Heaven and Earth Shall Pass Away
Luke 21:29-33
And he spoke to them a parable; Behold the fig tree, and all the trees;…

It is something to startle us, and make us ask ourselves, if indeed such things can be; whether He is in earnest who says so, and whether the world which practises upon us by its looks as though it were eternal, is indeed such an imposter, and we who believe it, so foolish and so ignorant! Yet so it is. Now, it seems to some of you, I dare say, as to most men, that this is a great deal more astonishing than that anything so inconsiderable, materially considered, as a man, should pass away, as you see happen every day by death. It seems a pity to break to pieces so goodly a machine as heaven and earth, and uproot its adamantine basis. But if so, I think you are wrong. It seems to me nothing at all astonishing, that anything for which we have no longer a use should finally be thrown aside, or broken up, and the old materials put to some other purpose, be it an ordinary implement, or be it a world. It seems to me very reasonable and very likely in itself, that, in the infinite wisdom and power of God, one world should be ripened, so to say, out of another, as you see the fruit come out of the flower, and the flower out of the bud, so that the first shall decay before the higher one can be perfected. It is very reasonable that, as a mere manifestation of power, in order to show to his creatures the strength of His right hand, and the absolute independency of His will, God should dash in pieces, from time to time, or consume by the breath of His nostrils, what was made by His word, and stood only by His sufferance. Besides, in the elements out of which heaven and earth are made, there is no thought or feeling; they are brute, dead things; and are capable neither of pain nor pleasure. Whether they abide or not in the forms into which God has thrown them, it is the same to them; no harm is inflicted on them; they are as unconscious of change as they are impotent to feel or will. But, if heaven and earth must pass away, another consequence will follow, which is to every one of us of awful importance. If the earth, such as it now is, shall be utterly destroyed, manifest it is, that our present life, and cares, and pleasures, and occupations, all that men make their happiness of, will likewise he brought to an end. And this brings me to another point — and a reason for the passing away of the present world, which I have not yet mentioned, though it might easily occur to any thoughtful mind. It is a condemned world; sentence is passed upon it! And it is condemned, because it is guilty, and all over polluted! And do not wonder at this, for you know with what feelings we regard a chamber or a house in which a murder, or some abominable crime, has been committed; how we shrink from it and abhor it, and hate the sight of it, and should think it the greatest misery in the world, if we have any feelings worthy of man, to be compelled to take up our abode within it. A sort of guilt, as well as involuntary pollution, seems to attach to the very floors and senseless walls which have witnessed the crime, and have not fallen down or opened upon the wicked in the midst of their wickedness. And we should rejoice at seeing them pulled down to the ground, and the last memorial of the crime removed from our eyes! Well, so it is exactly in regard to the world in which we live, with all its majestic mechanism, its living forces, and all the ornaments which God's hand has thrown round about it. It is stained with six thousand years of sin. And this brings us to another portion of the question. If heaven and earth shall pass away, shall anything succeed into their room, or shall that space which they occupied be utterly blank and desolate? The answer is, no. So to say, there shall rise two new worlds, or such a change as comes to the same thing, out of the ruins of it; even as out of the earth destroyed by the flood there sprung forth that in which we now dwell. There shall be the new heavens and new earth, in which dwelleth righteousness, and the face of God's countenance shineth for evermore — the habitation of those who have lived and died in the Lord. And on the other hand, the world, where the light is darkness, and the life is death, and the good is evil, and weeping, and wailing, and gnashing of teeth are the voice thereof — even the habitation of the ungodly for ever and ever. And this gives you the true reason, dear brethren, why the judgment is now suspended, and sun and moon are shining, and night and day, and spring and harvest, come and go, and all things remain as at the beginning. It is that God's last dispensation upon earth may have full room and time to display itself in all its combinations with human good and evil, before the voice from the throne shall proclaim that it is finished. It is that, in the sight of all His creatures, the patience and long-suffering of God, which leadeth to repentance, might have full space and opportunity in which to show themselves, and vindicate to the uttermost the exceeding forbearance of our heavenly Father even towards them that perish I It is that, year after year, His saints may be gathered in till, in the fulness of time, the flock which he has given to Christ shall have been called out of all nations and languages, and the Saviour be satisfied in the sight of His soul's travail.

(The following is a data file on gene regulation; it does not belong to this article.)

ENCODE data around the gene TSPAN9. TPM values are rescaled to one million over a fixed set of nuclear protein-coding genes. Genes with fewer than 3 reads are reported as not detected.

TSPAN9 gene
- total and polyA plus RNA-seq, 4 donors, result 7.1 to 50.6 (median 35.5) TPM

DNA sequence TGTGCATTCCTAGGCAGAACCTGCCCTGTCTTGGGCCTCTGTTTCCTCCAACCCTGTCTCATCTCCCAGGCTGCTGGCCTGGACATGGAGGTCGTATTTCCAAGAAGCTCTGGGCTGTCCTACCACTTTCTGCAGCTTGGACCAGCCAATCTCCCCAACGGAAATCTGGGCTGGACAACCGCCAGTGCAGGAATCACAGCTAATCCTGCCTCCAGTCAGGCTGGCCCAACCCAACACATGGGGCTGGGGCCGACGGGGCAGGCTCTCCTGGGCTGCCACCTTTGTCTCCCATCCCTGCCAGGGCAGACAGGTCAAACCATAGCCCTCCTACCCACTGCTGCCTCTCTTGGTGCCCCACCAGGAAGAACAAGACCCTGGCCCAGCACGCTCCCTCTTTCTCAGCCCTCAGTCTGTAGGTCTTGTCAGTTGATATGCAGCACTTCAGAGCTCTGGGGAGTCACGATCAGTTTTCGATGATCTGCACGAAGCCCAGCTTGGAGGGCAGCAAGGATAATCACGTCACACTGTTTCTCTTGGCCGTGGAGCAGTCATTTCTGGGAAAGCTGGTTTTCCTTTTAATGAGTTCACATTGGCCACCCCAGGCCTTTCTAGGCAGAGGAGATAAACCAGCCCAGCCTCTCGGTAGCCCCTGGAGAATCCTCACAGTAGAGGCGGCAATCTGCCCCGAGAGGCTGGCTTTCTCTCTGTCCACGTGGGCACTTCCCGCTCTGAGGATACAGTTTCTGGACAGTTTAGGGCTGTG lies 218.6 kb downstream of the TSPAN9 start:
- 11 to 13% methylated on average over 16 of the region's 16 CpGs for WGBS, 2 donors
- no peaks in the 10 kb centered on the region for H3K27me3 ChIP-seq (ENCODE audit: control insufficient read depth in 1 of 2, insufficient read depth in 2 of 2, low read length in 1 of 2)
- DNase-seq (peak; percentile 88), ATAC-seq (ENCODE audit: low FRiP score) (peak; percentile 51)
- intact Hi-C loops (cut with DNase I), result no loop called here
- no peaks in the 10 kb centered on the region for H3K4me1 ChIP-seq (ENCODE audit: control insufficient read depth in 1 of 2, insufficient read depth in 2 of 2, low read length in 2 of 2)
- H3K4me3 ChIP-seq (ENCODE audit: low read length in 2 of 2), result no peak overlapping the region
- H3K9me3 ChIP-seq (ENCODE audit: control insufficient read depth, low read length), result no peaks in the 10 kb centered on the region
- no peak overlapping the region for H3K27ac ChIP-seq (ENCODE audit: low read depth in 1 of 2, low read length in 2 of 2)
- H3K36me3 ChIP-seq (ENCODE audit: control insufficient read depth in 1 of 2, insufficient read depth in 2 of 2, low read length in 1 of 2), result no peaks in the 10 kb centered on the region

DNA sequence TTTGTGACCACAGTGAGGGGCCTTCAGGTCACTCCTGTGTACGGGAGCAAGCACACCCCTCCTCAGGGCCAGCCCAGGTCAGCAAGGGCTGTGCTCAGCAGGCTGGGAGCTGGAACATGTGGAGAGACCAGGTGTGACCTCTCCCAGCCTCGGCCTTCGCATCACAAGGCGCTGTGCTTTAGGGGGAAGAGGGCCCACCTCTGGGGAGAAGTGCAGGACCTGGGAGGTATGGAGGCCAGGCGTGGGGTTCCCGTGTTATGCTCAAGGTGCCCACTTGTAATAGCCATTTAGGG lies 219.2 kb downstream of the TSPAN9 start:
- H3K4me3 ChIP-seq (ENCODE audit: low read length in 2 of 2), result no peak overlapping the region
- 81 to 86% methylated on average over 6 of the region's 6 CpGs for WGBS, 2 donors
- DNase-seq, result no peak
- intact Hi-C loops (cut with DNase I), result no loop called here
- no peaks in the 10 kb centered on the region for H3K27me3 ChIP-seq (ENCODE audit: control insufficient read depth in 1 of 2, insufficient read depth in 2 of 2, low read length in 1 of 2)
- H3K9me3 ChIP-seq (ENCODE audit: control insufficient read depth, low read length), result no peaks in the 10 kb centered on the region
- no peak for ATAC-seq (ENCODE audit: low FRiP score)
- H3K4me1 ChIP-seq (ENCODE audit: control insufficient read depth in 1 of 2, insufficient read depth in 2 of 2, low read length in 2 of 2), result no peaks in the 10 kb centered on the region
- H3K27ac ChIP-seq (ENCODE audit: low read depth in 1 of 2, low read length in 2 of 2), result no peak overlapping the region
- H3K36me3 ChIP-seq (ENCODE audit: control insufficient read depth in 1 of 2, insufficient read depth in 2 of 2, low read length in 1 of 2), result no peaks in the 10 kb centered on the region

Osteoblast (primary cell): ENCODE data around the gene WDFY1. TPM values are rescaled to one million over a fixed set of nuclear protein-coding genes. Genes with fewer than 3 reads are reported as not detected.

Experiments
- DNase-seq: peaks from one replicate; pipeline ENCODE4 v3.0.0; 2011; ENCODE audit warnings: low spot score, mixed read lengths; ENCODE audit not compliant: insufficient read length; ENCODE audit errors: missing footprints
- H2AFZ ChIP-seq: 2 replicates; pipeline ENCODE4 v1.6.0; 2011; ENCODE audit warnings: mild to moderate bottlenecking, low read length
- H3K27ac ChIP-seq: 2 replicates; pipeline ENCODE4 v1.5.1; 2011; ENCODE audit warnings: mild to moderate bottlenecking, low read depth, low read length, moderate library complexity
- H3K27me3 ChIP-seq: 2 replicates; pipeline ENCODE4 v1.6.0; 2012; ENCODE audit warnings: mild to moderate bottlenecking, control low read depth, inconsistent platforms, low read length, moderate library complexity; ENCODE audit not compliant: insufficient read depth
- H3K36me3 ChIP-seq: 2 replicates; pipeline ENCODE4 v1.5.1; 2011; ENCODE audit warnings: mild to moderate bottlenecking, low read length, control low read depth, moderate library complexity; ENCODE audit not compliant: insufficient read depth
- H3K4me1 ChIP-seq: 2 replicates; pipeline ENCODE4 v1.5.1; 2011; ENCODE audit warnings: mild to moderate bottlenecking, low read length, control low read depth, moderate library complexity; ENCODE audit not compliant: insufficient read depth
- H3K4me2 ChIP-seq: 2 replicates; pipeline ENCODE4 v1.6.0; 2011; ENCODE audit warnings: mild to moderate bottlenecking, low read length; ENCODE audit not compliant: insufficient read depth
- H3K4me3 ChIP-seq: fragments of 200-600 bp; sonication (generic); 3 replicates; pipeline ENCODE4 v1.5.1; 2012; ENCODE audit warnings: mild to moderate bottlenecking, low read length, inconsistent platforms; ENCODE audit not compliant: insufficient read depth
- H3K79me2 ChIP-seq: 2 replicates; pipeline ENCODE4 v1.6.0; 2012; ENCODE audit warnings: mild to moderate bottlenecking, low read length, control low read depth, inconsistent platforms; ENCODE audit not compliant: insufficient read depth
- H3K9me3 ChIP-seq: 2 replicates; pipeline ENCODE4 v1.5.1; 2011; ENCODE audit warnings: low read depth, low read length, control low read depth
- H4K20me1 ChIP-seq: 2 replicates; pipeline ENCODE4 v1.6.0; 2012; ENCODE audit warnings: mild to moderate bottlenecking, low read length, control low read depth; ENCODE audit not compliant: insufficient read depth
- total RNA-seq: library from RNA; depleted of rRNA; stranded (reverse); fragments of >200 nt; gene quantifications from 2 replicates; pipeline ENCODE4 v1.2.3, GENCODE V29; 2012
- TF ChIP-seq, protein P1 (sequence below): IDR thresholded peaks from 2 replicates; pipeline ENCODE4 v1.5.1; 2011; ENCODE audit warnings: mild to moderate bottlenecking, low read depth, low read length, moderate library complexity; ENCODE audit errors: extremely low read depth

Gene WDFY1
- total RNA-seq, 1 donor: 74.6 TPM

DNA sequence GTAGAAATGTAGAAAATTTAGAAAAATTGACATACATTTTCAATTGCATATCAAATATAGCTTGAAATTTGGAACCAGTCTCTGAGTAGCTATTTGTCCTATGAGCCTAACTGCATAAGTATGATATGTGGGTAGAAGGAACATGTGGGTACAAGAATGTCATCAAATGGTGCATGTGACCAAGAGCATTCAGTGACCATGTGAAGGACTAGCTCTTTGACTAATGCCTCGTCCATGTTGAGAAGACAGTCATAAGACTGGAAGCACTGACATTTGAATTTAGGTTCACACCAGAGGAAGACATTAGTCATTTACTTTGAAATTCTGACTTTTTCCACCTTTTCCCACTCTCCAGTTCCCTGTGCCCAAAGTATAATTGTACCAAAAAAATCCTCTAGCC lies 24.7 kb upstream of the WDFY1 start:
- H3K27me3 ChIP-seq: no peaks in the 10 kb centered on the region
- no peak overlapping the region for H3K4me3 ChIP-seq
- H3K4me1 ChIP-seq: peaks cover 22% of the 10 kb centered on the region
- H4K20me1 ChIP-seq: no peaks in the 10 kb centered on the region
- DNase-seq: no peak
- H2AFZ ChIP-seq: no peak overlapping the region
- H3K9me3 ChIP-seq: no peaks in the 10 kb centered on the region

(J. Garbett.)

Parallel Verses
KJV: And he spake to them a parable; Behold the fig tree, and all the trees;

WEB: He told them a parable. "See the fig tree, and all the trees.

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